Evangelical Lutheran Church in America

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Reaching out to help a devastated community

August 12, 2013 03:27 PM

By William Dietrich-Egensteiner


Hurricane Irene may be a distant memory for those living in the metro New York area, especially in the wake of Superstorm Sandy, but people living farther upstate are still coping with the damage. Even two years after the storm hit, communities in the capital region have a lot of rebuilding to do, so a group of 21 congregants from Emanuel Evangelical Lutheran Church in Pleasantville made the trip up to Schoharie County in early July to help out.


"We started to plan the trip in September [2012] and then Hurricane Sandy hit," Marianne Dietrich, one of the mission trip organizers, said. "Some people questioned whether or not we should do something local and help the areas that were affected by Sandy, instead of going to upstate New York." But the group stuck with the original plan for two reasons: there is still three years’ worth of work to be done in Schoharie due to the damage from Irene, and going away as a group would help foster bonding between congregation members. "We got to know each other better," Dietrich added. "We had fun. And it was inspiring to me to see how hard the participants worked and how much they wanted to help."


emanuel_2Over the course of the week from July 7 to 12, the group participated in a number of projects for Schoharie Area Long Term (SALT) recovery, including ripping down walls, pulling up ruined floors, cleaning mud out of basements, moving furniture out of condemned houses, and cleaning out a barn that was set to be torn down.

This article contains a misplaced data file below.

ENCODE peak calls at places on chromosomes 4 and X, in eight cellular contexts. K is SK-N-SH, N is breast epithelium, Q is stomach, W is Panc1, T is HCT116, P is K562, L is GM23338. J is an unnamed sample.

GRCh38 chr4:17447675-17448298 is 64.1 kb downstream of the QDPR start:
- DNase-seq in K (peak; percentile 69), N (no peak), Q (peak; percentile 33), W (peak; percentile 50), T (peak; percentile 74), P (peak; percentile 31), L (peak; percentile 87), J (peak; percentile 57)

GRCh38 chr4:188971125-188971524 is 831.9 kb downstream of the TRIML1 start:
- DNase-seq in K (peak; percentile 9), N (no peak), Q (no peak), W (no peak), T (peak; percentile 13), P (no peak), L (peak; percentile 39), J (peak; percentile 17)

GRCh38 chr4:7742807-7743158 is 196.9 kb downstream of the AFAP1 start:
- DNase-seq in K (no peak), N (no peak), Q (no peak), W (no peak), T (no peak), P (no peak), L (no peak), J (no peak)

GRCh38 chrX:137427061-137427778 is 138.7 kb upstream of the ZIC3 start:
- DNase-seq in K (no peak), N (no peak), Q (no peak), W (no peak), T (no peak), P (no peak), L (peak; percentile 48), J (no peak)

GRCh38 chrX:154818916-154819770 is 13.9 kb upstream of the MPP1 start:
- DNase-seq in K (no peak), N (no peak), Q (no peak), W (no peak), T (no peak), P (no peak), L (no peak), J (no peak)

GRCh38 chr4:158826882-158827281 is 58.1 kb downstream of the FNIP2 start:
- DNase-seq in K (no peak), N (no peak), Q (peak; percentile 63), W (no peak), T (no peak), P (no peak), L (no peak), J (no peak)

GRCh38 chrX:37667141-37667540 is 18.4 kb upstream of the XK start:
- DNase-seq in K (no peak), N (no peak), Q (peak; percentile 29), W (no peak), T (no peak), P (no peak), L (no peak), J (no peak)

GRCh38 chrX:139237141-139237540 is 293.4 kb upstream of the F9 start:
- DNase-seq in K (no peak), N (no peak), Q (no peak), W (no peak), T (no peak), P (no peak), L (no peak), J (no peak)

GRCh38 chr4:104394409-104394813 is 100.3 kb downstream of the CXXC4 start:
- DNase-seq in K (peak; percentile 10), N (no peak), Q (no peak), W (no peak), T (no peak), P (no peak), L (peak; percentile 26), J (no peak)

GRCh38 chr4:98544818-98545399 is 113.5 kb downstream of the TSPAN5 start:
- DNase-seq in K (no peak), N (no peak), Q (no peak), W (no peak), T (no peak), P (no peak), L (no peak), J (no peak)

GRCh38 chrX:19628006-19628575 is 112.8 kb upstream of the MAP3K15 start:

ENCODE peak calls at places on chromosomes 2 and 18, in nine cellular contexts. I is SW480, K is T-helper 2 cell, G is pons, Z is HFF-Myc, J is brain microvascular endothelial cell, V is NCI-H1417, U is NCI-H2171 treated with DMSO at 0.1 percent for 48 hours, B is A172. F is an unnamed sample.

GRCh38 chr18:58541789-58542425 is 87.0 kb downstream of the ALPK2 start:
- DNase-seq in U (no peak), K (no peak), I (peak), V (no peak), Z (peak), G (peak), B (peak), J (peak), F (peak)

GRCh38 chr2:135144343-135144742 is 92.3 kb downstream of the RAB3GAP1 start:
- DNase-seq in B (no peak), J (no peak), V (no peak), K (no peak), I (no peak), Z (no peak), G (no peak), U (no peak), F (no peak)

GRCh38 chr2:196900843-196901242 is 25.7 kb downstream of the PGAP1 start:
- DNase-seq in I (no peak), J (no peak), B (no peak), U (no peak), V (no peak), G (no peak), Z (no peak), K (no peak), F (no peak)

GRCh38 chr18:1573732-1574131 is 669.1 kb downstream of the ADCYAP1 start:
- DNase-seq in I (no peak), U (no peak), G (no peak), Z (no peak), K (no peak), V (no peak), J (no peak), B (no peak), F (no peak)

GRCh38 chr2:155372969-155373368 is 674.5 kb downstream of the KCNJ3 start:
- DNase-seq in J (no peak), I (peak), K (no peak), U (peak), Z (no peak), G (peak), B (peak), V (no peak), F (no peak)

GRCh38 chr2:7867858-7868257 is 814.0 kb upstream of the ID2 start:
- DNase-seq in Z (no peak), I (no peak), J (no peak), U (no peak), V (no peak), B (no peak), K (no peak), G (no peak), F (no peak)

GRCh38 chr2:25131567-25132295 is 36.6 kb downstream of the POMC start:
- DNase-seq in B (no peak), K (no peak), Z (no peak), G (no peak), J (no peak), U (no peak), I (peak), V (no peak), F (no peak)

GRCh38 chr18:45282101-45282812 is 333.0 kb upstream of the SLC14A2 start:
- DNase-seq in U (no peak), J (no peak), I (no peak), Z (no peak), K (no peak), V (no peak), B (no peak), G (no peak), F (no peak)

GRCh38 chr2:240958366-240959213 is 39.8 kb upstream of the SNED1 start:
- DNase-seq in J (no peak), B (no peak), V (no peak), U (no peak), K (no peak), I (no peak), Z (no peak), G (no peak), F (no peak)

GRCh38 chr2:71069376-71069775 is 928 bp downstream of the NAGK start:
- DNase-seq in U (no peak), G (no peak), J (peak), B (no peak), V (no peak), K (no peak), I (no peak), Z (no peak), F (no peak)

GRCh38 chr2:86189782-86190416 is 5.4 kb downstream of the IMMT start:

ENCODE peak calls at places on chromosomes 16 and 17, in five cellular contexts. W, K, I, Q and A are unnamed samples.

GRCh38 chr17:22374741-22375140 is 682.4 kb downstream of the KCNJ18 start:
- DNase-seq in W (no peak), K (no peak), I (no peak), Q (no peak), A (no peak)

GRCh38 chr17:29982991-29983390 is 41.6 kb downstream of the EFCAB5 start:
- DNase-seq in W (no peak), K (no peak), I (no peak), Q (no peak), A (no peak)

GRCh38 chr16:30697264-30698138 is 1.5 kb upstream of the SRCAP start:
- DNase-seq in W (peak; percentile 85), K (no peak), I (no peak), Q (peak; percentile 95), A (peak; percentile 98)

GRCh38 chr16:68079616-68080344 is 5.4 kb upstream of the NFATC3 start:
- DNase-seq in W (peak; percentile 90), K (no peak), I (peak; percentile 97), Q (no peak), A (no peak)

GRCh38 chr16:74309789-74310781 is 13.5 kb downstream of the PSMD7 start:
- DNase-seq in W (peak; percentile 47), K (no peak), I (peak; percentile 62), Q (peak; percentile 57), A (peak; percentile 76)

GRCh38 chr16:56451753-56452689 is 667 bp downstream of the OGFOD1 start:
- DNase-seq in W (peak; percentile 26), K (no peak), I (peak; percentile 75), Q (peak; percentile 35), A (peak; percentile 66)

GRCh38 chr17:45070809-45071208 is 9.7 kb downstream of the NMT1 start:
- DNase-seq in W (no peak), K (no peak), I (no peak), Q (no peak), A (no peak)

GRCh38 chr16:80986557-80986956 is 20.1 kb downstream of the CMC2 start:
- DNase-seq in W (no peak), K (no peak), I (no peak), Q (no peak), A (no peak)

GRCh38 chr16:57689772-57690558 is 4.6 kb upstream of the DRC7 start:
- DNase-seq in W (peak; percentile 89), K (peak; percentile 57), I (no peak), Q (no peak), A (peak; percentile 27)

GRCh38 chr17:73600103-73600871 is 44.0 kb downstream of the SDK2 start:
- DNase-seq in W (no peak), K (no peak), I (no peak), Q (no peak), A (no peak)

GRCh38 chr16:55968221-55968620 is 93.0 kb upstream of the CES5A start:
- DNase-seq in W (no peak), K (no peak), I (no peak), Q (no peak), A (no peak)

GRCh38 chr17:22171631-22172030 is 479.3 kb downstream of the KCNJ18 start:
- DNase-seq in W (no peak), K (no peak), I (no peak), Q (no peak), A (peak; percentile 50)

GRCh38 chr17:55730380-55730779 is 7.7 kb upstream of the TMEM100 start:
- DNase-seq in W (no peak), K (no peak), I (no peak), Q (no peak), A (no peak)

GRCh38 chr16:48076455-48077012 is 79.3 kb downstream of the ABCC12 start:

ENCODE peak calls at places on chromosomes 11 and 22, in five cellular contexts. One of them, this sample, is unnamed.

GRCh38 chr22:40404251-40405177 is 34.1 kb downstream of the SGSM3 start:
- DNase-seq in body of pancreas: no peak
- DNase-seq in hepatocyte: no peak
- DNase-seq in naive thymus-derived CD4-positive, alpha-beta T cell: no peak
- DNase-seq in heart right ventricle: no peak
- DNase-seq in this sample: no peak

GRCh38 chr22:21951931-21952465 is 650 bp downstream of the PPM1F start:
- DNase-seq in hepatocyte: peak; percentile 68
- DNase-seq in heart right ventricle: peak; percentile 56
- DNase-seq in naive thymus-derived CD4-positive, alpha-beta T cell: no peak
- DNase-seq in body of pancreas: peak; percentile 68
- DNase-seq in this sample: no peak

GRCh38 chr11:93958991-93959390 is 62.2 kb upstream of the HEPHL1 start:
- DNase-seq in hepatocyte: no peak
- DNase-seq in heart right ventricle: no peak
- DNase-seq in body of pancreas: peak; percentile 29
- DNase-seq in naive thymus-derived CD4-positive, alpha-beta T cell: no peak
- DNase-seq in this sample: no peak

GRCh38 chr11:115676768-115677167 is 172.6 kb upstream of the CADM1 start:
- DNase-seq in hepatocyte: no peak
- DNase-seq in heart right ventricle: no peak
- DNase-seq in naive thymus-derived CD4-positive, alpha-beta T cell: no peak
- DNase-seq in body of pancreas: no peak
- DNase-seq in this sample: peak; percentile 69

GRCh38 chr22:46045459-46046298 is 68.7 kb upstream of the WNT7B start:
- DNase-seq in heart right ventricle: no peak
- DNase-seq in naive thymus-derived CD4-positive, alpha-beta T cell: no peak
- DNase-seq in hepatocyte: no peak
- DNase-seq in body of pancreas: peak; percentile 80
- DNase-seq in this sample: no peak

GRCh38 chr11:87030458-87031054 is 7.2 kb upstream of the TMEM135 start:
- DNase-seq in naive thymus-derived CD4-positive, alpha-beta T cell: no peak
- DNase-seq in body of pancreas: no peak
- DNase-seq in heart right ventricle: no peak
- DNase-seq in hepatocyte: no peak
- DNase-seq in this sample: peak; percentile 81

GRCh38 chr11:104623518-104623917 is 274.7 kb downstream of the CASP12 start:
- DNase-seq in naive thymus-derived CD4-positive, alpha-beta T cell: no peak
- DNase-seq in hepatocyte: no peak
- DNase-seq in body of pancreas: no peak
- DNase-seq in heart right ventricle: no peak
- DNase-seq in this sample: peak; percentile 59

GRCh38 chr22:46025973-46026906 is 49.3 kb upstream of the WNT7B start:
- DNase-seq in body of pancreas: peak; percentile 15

Of the 21 members that went, nine were under the age of 20. Eiko Cornelius, who helped with fundraising for the trip, said that it was really good to see the youth get involved. "That was really good to see, how hard they were working," she said. "That’s why I wanted them to go because I wanted them to have hands-on experience."


The group also made an effort to support local businesses. Through their SALT contact, they found several local restaurants to eat at throughout the week.


The Emanuel members could not help but be inspired by the resilience of the people who had lost so much to Irene. One day while working outside of a house, a man came up to the group and started talking with them and cracking jokes. "They thought that waemanuel4s pretty inspiring to see that these guys have gone through all this stuff and they can still find humor and laughter," Cornelius said.


"For me, what was most moving about the trip was to see how committed the people of Emanuel were, from age 7 to 67, to helping others," Pastor Paul Egensteiner said. "And it made me feel really blessed to be their pastor. That’s where I saw God at work."


Emanuel plans on organizing another trip up to Schoharie next year. There is always more work to be done. "Two weeks before we got there, they had another flood that devastated a community," Egensteiner added. "Not only is there a continuing need, but there are new needs for a relatively poor part of New York State."





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